Ancient Obliteration of Dwarf Planets May Have Created Saturn's Rings

By: Patrick J. Kiger

A new theory on the origin of Saturn's rings suggests they may be 4 billion years old, created from the destruction of dwarf planets. Jason Reed/Getty Images
A new theory on the origin of Saturn's rings suggests they may be 4 billion years old, created from the destruction of dwarf planets. Jason Reed/Getty Images

People have been fascinated with Saturn and its rings, ever since Galileo first observed them through a telescope back in 1610. They're among the strangest features of the solar system.

Since Galileo's time, astronomers have counted at least seven main rings, which are thousands of miles wide, but vary in thickness from only 30 to 300 feet (9 to 90 meters), and are made up of bunches of smaller ringlets. They extend about 175,000 miles (281,735 kilometers) from the planet's surface — almost the distance between Earth and our moon. We know that the rings are made up of methane ice and pieces of rock, the latter of which vary in size from the equivalent of a grain of sand to as big as a house. But there's one thing that's continued to puzzle scientists — at least until now. How exactly did Saturn's rings form? One theory was that they were made of material left over from the formation of Saturn's 60 or so moons, which one recent study suggests may be only a few hundred million years old.

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But in an article recently published in the online version of the journal Icarus, Japanese and European researchers proposed a more intriguing idea. They've created a computer simulation which shows how Saturn's rings may have formed during a time known as the Late Heavy Bombardment period 4 billion years ago, created from the wreckage of tiny Pluto-sized dwarf planets that got too close to giant Saturn.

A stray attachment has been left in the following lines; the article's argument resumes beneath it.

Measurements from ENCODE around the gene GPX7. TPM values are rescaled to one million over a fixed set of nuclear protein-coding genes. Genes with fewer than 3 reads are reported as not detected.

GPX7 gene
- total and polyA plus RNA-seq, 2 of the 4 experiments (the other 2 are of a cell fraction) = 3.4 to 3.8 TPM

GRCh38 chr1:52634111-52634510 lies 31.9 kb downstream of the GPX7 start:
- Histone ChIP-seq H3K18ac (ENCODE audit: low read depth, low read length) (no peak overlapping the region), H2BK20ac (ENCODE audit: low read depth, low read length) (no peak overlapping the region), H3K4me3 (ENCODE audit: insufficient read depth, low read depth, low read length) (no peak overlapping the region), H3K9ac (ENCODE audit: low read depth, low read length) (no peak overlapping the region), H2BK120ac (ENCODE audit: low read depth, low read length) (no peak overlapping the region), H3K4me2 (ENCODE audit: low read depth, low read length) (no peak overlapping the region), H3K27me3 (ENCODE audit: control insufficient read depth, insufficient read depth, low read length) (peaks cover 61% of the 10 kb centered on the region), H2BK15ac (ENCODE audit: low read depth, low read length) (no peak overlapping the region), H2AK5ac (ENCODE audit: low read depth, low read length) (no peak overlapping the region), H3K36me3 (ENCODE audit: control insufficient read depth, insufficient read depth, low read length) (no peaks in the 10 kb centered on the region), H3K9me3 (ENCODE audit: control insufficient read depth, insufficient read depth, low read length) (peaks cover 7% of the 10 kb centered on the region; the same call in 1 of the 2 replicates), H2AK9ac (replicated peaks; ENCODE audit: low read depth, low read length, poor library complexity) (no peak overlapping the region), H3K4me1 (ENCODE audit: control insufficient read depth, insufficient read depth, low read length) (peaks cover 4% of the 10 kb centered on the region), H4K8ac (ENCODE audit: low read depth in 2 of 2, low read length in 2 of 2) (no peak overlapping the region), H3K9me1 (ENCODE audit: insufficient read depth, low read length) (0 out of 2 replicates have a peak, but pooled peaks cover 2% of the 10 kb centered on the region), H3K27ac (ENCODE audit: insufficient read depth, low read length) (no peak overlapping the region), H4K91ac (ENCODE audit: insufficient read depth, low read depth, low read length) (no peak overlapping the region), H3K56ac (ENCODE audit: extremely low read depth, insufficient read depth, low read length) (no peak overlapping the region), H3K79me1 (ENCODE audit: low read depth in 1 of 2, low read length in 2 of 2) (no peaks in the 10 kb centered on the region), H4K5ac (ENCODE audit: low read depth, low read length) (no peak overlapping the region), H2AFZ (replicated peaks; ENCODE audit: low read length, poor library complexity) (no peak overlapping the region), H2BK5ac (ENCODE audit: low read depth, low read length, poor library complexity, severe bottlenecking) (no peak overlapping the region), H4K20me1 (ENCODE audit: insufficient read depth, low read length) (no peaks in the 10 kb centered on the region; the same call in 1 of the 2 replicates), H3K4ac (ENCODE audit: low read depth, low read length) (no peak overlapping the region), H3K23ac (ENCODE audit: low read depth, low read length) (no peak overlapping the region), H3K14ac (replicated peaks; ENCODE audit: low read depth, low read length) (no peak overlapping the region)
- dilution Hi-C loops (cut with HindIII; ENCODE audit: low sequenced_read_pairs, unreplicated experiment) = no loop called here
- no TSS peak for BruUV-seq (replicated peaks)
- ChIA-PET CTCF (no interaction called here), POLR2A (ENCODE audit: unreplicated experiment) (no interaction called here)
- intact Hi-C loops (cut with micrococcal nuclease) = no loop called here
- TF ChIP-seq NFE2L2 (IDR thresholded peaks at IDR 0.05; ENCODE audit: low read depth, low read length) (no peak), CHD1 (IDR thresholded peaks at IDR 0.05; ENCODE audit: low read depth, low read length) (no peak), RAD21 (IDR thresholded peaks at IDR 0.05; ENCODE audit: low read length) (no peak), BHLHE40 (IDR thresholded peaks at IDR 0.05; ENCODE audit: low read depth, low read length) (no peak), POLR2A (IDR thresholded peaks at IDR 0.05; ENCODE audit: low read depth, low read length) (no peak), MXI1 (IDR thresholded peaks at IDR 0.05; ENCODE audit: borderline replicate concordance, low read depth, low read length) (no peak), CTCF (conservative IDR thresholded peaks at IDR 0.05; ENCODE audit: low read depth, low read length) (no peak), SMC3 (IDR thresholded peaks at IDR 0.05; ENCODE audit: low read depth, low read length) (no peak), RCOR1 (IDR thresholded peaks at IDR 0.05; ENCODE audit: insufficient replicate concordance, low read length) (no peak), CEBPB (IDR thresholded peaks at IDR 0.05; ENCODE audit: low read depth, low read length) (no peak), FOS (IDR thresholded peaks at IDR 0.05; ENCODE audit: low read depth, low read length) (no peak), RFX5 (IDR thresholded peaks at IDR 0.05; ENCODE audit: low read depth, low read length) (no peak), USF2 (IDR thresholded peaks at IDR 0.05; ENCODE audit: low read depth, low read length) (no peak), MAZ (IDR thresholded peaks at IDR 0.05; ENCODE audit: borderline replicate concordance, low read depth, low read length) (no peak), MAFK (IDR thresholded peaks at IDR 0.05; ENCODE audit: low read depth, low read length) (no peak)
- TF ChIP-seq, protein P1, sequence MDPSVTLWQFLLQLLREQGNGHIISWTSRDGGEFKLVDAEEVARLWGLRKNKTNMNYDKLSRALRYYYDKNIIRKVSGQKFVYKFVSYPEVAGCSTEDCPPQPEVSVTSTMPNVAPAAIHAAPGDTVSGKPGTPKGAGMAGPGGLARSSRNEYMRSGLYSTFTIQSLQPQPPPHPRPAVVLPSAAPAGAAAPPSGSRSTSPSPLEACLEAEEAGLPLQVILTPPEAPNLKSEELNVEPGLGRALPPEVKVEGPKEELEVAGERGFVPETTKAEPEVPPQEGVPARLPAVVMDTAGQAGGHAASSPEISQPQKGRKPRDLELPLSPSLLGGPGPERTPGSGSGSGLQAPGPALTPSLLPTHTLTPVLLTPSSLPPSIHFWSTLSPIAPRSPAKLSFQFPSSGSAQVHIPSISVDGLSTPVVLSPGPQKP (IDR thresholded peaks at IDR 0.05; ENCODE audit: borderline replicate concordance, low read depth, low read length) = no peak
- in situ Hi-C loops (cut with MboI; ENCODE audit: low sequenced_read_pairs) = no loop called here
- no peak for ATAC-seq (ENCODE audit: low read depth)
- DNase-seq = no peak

The Pluto-sized objects would have come from the Kuiper Belt, a region of dwarf planets, comets and icy hunks of rock that extends out beyond the orbit of Neptune. About 4 billion years ago, the orbits of many Kuiper Belt objects became unstable due to the gravitational force of the then-newly-formed gas giant planets, which in turn caused them to drift into our solar system and collide with the planets.

In the simulation, the researcher found that as dwarf planets drifted into Saturn, the collision would have shattered them and formed little pieces that would have orbited Saturn in the same manner as its rings do.

In the simulation, the researcher found that as dwarf planets drifted into Saturn, the collision would have shattered them and formed little pieces that would have orbited Saturn in the same manner as its rings do.

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